Østberg brilliantly took the fight to Ford’s Mikko Hirvonen from the off in Sweden 2011, having only driven his all-new Ford Fiesta RS WRC for around 60 miles prior. He led by 14 seconds at the end of the first day and, despite being overhauled by Hirvonen, only trailed by seven at the end of the day two.

The margin at the end of the rally? Just 6.5s in favor of Hirvonen, who led the standings. Sébastien Loeb being down in sixth might have been the talking point ordinarily, but Østberg was the name on everyone’s lips at the finish.

7. Dani Sordo

Age: 22 years, 10 months and 24 days
Event: Rally Spain 2006


As Junior World Rally Champion, Citroën protégé and asphalt specialist Dani Sordo arrived in the plum seat for his first season of WRC with Citroën – albeit under the Kronos Racing name following the temporary withdrawal of the works team at the end of 2005 – with high expectations.

Although he had to wait until 2013 to secure his first victory, Sordo was quickly up to speed in the Xsara WRC, clinching his first podium on the fourth rally of the year at home in Spain. He backed that up with second in Corsica next time out before adding two more – on Rally Italy and Rally Germany – before season’s end, finishing fifth in the championship.

He took another 29 podiums for Citroën and has 13 to-date for current employer Hyundai.

6. Alessandro Fiorio

Age: 22 years, 10 months and 11 days
Event: Monte Carlo Rally 1988

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Rallycourse labeled the 1988 Monte Carlo Rally as being “no longer rallying’s jewel-in-the-crown”. Motor Sport was equally critical with its “Mediocrity” headline. The truth was that the WRC at the end of the ’80s was not in particularly strong health.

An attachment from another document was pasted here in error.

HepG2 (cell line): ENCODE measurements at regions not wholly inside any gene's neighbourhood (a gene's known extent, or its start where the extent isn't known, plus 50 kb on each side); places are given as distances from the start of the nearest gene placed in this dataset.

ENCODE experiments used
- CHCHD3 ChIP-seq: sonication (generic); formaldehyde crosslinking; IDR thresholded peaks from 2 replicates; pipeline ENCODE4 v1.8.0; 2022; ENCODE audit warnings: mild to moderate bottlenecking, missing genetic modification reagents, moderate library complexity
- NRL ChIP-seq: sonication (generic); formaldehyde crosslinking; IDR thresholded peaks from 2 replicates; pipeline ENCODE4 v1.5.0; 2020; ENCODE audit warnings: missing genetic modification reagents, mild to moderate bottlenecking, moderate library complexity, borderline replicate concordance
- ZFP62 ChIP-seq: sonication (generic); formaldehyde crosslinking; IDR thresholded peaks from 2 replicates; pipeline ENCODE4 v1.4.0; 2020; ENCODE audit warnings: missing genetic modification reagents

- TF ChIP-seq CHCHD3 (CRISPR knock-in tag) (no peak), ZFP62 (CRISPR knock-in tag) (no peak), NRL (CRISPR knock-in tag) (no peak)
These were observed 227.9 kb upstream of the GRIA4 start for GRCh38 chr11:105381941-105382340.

As such, Lancia dominated not only the rally but the season as a whole, taking 10 wins out of 11. Alessandro Fiorio drove well in the Jolly Club Lancia ‘B’ team, albeit unspectacularly, to third place on the opening round on the Monte, before claiming another three seconds and a further third to finish third in the standings at the end of the season.

5. Jari-Matti Latvala

Age: 22 years, 7 months and 15 days
Event: Rally Ireland 2007


Before graduating to the works Ford team for 2008 following the retirement of talisman double world champion Marcus Grönholm, current Toyota Gazoo Racing boss Jari-Matti Latvala had plied his trade for two seasons with the semi-works Stobart team.

He’d had close calls with the podium before, most notably finishing fourth in 2007 on two occasions (in Argentina and then Corsica). But it was on the slick, fast roads of Rally Ireland at the end of the season – where Grönholm’s title charge famously came unstuck – that Latvala finally stood on the podium in third.

Two stage wins allowed the Finn to beat compatriot Mikko Hirvonen by nearly 30s to take the first of his 67 appearances on the rostrum. A few months later, he would claim his first WRC victory.

4. Markku Alén

Age: 22 years, 5 months and 21 days
Event: Rally Finland 1973

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Bagging a podium on your WRC debut is something of a rare achievement, but for Markku Alén his third place on the 1000 Lakes in 1973 had not been a surprise. Having started his rallying career on the same event four years prior, finishing ninth, Alén had twice finished on the podium on the stand-out rally in 1971 and 1972.